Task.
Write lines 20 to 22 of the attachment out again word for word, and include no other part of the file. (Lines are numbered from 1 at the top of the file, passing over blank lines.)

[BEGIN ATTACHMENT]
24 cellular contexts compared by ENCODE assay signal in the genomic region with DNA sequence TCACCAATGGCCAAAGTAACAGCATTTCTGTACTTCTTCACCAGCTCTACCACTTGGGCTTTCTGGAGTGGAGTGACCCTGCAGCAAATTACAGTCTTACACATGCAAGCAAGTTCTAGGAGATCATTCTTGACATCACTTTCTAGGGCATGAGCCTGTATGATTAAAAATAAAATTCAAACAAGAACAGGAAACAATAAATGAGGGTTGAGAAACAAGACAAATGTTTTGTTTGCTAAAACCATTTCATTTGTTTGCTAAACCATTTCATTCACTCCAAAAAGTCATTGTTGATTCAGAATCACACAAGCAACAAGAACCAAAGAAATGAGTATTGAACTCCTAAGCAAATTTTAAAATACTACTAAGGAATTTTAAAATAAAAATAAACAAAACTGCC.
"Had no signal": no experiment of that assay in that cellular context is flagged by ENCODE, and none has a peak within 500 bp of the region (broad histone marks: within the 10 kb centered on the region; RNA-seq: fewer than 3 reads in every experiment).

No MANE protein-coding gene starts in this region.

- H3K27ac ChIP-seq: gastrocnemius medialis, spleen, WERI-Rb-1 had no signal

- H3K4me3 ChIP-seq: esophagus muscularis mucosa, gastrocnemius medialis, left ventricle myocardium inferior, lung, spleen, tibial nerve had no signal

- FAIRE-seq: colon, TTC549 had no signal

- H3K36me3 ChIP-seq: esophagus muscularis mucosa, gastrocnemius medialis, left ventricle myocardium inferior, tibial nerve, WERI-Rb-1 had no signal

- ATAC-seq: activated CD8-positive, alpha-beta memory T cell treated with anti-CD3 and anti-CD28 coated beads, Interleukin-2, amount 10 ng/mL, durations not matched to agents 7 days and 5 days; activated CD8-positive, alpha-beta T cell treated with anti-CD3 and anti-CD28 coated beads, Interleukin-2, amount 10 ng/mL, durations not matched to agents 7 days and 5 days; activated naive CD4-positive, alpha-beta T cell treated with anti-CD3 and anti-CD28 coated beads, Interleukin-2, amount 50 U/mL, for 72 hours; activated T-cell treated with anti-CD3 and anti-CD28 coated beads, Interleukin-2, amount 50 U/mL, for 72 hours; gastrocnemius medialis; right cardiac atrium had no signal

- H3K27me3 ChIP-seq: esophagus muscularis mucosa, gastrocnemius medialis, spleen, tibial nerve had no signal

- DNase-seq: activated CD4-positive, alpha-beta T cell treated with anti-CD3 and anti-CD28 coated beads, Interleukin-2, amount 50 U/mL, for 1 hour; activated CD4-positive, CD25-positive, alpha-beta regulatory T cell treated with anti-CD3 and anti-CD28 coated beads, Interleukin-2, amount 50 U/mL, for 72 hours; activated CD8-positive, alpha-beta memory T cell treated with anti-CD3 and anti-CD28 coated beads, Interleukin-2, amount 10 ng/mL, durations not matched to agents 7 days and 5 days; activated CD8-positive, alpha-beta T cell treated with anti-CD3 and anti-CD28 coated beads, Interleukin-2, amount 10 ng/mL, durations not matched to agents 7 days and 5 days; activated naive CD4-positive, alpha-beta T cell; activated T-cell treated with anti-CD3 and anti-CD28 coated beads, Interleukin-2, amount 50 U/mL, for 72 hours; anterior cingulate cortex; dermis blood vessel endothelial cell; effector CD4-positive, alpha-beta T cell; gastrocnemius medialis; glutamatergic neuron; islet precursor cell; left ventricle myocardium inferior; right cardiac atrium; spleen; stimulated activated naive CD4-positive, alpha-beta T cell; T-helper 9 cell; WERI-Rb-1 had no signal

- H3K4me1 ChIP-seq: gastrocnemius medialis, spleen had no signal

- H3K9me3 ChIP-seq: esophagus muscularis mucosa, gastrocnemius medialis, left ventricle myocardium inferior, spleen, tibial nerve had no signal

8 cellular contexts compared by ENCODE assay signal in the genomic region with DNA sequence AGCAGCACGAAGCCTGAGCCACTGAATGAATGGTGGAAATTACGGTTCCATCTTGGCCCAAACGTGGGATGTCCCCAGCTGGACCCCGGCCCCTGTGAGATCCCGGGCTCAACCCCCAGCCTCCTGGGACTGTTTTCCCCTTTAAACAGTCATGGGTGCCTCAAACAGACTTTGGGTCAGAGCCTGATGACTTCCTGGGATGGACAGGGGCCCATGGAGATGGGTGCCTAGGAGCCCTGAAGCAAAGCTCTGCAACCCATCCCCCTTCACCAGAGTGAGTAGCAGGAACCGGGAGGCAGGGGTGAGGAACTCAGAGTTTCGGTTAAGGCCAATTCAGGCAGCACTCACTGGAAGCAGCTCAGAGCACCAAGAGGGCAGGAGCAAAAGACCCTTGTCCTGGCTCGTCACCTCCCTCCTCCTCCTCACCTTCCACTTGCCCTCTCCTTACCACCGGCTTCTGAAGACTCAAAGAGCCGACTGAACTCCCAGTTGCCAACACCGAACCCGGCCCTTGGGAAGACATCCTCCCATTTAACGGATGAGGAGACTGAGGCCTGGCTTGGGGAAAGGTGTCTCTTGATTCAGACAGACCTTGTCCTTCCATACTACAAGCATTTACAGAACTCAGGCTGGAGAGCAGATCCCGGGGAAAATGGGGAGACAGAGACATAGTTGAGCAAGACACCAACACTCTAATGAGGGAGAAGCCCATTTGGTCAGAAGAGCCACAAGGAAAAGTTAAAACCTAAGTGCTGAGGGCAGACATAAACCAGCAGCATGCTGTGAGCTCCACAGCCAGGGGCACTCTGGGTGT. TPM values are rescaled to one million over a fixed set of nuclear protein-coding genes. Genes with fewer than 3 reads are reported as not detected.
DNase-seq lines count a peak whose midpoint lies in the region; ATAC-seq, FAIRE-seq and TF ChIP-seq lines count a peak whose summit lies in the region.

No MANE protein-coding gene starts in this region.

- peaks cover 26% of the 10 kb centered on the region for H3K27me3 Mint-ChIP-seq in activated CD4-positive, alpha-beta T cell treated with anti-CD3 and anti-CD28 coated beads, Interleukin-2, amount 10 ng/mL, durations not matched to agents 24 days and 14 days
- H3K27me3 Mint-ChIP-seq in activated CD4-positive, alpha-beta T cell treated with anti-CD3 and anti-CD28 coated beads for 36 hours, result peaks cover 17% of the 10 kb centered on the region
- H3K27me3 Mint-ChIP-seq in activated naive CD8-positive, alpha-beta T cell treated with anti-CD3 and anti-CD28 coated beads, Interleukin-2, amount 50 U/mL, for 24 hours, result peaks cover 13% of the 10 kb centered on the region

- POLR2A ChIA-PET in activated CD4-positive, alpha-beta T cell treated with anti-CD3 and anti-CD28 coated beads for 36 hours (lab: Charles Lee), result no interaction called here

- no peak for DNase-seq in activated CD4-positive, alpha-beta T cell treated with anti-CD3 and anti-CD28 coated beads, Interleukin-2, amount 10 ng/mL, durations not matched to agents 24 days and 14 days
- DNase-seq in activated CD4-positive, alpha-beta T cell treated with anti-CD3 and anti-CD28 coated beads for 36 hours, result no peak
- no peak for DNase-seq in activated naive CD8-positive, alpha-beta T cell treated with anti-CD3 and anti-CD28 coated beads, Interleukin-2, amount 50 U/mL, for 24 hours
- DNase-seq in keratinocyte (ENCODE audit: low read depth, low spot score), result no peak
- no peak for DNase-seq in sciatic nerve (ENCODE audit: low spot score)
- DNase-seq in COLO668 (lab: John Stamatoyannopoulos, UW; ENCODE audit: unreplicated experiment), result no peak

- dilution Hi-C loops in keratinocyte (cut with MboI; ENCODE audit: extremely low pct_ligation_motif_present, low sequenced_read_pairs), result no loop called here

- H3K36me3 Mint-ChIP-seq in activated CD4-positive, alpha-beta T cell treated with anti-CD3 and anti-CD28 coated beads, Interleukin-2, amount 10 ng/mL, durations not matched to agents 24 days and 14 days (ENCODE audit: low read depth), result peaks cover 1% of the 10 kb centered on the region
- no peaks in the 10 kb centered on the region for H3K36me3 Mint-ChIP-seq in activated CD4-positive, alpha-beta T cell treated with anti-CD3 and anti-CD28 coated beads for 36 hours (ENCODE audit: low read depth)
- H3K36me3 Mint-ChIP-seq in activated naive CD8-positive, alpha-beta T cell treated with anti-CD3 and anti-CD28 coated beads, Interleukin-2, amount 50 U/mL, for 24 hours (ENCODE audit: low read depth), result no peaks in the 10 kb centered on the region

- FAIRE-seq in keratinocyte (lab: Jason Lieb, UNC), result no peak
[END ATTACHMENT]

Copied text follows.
- no peak for DNase-seq in activated CD4-positive, alpha-beta T cell treated with anti-CD3 and anti-CD28 coated beads, Interleukin-2, amount 10 ng/mL, durations not matched to agents 24 days and 14 days
- DNase-seq in activated CD4-positive, alpha-beta T cell treated with anti-CD3 and anti-CD28 coated beads for 36 hours, result no peak
- no peak for DNase-seq in activated naive CD8-positive, alpha-beta T cell treated with anti-CD3 and anti-CD28 coated beads, Interleukin-2, amount 50 U/mL, for 24 hours